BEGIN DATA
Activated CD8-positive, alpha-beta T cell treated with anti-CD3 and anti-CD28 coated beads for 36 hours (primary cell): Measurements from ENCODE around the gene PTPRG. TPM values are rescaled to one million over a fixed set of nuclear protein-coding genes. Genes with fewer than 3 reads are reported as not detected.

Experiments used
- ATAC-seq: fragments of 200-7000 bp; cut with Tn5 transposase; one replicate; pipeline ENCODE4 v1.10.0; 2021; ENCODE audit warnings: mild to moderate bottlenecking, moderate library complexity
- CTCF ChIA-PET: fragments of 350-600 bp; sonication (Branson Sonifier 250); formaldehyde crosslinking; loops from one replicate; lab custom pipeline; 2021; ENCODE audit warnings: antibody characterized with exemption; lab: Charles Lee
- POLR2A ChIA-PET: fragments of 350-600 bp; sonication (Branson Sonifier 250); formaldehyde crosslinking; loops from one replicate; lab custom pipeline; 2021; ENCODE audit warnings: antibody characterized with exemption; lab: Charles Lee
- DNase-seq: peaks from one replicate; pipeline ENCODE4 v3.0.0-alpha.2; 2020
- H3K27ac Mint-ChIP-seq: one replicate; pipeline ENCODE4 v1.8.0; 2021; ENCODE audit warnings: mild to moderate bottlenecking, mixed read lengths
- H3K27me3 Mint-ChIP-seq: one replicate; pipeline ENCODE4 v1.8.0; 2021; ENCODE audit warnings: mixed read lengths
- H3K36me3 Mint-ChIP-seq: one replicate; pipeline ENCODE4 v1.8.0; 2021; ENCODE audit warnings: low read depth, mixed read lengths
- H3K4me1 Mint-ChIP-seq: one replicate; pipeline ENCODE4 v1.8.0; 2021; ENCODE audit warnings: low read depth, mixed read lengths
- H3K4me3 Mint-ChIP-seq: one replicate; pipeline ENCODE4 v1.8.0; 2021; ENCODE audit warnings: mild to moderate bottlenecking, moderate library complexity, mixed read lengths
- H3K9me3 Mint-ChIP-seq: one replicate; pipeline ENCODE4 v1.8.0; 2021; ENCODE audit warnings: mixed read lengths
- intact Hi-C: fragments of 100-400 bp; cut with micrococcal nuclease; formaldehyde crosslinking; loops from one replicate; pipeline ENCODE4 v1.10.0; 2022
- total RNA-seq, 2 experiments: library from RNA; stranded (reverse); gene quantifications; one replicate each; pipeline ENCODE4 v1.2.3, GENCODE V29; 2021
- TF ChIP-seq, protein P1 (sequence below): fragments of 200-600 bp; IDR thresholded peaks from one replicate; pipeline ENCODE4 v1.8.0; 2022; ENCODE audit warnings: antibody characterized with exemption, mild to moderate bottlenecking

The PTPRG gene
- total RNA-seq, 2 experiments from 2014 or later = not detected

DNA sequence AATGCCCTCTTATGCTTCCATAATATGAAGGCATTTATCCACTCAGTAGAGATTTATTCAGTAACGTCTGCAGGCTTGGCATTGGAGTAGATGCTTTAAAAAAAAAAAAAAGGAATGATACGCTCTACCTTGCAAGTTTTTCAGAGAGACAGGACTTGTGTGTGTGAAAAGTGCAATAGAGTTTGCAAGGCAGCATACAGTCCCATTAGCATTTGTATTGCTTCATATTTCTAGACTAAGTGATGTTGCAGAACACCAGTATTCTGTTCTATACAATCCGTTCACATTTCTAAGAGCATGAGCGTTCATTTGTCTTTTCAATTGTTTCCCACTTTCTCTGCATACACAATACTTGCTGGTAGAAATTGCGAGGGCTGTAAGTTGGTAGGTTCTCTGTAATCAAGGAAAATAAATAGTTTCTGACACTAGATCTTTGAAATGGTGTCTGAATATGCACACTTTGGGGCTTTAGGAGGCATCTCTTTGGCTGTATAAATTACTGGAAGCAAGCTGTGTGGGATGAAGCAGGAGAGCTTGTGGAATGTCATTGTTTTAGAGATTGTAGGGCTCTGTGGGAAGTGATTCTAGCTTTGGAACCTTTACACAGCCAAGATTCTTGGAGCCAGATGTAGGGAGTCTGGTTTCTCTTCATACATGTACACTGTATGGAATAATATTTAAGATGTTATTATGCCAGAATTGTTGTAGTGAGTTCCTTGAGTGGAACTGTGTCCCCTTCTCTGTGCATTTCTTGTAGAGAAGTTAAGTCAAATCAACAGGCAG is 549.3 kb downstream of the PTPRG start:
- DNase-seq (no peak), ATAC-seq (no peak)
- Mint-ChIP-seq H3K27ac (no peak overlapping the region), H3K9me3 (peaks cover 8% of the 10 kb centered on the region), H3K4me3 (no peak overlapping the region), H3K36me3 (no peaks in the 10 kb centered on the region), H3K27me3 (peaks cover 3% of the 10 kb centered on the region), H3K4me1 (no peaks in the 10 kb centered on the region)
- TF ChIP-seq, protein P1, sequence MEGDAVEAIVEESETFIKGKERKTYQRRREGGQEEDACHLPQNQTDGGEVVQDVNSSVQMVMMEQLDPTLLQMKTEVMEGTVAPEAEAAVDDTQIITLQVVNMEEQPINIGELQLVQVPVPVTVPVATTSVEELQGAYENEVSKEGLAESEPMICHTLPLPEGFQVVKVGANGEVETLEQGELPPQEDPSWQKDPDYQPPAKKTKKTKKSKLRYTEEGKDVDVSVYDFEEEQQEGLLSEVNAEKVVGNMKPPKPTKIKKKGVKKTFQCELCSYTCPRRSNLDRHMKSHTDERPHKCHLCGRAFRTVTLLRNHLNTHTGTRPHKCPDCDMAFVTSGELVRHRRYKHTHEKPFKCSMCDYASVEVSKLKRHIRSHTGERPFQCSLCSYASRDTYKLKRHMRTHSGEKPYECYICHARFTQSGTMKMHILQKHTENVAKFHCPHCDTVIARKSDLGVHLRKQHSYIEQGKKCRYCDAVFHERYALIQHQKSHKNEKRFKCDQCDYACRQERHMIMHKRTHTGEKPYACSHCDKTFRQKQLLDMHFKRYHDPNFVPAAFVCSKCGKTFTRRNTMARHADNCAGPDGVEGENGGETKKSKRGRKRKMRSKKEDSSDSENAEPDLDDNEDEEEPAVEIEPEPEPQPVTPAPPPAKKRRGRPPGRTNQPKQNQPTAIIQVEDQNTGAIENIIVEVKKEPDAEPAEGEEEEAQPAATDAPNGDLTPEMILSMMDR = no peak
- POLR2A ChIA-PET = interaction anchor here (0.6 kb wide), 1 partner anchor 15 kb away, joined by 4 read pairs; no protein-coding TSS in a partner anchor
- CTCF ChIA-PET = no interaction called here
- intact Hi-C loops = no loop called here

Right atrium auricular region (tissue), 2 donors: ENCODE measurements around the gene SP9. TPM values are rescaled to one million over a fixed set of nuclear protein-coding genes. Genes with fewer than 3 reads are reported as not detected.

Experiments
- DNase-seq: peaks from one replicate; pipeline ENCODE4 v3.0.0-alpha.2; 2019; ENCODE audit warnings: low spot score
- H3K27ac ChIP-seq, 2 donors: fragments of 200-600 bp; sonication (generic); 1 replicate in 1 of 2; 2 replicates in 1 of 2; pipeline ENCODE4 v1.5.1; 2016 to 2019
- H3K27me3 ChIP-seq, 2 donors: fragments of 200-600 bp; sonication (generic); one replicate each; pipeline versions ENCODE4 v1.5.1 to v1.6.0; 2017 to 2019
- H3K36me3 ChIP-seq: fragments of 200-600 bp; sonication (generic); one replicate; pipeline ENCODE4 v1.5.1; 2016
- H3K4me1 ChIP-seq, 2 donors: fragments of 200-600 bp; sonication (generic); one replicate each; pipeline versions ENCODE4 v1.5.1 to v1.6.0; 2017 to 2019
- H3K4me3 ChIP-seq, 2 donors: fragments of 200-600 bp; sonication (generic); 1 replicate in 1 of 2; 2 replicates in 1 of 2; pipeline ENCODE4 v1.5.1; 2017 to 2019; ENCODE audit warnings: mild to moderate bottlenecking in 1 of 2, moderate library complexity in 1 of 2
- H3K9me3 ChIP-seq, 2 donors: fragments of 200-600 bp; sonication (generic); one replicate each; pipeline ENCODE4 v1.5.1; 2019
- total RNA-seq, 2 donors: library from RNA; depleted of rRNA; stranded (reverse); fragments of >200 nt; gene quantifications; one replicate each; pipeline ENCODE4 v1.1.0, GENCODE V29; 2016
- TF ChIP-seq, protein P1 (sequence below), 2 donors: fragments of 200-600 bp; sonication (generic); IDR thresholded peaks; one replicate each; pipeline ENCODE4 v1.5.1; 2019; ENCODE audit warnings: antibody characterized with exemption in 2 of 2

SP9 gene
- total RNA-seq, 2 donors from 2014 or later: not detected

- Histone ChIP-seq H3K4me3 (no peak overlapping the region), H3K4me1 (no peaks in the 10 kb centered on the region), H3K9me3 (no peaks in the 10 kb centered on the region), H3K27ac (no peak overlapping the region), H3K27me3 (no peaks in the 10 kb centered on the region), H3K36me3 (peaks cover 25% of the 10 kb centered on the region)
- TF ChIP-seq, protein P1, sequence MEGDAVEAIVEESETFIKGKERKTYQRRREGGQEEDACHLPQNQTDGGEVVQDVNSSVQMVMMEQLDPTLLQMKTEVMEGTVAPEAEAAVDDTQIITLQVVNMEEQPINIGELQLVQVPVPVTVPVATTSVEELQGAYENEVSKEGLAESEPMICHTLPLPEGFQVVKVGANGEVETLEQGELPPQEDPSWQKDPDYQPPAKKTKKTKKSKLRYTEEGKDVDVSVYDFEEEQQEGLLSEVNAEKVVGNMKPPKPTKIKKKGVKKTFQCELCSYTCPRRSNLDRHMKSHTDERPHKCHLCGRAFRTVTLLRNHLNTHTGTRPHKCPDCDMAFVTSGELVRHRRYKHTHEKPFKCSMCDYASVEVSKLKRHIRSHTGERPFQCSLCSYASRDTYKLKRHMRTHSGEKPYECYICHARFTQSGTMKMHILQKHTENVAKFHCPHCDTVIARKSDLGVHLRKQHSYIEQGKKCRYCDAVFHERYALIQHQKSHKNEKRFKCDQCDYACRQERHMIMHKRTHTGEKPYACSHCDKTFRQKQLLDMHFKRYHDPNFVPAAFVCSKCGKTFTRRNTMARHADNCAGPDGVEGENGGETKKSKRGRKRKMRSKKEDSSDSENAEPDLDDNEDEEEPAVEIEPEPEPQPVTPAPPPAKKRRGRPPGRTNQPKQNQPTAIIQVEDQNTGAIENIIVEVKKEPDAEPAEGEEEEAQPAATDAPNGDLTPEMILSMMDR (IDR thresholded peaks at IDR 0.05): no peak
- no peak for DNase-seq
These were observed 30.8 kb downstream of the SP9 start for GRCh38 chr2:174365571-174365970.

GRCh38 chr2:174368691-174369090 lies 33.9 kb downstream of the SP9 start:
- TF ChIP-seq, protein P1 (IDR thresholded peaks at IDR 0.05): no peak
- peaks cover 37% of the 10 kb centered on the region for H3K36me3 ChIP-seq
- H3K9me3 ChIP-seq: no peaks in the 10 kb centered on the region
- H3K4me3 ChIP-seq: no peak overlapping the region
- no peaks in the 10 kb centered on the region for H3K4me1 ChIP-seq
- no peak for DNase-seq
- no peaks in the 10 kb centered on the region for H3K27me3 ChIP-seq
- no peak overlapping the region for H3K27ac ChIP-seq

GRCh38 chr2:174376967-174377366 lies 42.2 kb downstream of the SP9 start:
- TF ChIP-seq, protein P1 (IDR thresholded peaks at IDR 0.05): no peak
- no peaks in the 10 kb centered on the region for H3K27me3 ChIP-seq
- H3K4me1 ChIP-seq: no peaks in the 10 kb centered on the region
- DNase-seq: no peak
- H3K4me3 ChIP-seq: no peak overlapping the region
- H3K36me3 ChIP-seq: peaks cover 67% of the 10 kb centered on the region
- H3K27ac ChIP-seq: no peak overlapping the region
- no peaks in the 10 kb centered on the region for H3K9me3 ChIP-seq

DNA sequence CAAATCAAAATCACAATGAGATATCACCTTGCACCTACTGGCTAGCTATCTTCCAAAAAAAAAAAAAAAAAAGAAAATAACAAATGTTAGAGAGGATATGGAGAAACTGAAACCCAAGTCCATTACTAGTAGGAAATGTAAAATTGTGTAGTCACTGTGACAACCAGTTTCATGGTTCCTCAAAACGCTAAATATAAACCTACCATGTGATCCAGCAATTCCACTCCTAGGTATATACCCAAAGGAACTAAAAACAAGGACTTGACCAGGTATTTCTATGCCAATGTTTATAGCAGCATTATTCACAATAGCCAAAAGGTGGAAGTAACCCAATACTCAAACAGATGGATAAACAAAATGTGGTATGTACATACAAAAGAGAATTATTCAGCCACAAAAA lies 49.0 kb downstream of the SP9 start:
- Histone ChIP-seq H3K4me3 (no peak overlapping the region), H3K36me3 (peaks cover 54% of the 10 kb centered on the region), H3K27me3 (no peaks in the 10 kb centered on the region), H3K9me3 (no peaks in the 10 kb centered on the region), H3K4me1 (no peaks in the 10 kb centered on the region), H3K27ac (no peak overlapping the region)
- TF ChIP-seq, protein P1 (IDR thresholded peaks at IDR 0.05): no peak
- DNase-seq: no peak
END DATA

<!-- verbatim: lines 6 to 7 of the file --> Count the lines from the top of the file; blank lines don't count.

- DNase-seq: peaks from one replicate; pipeline ENCODE4 v3.0.0-alpha.2; 2020
- H3K27ac Mint-ChIP-seq: one replicate; pipeline ENCODE4 v1.8.0; 2021; ENCODE audit warnings: mild to moderate bottlenecking, mixed read lengths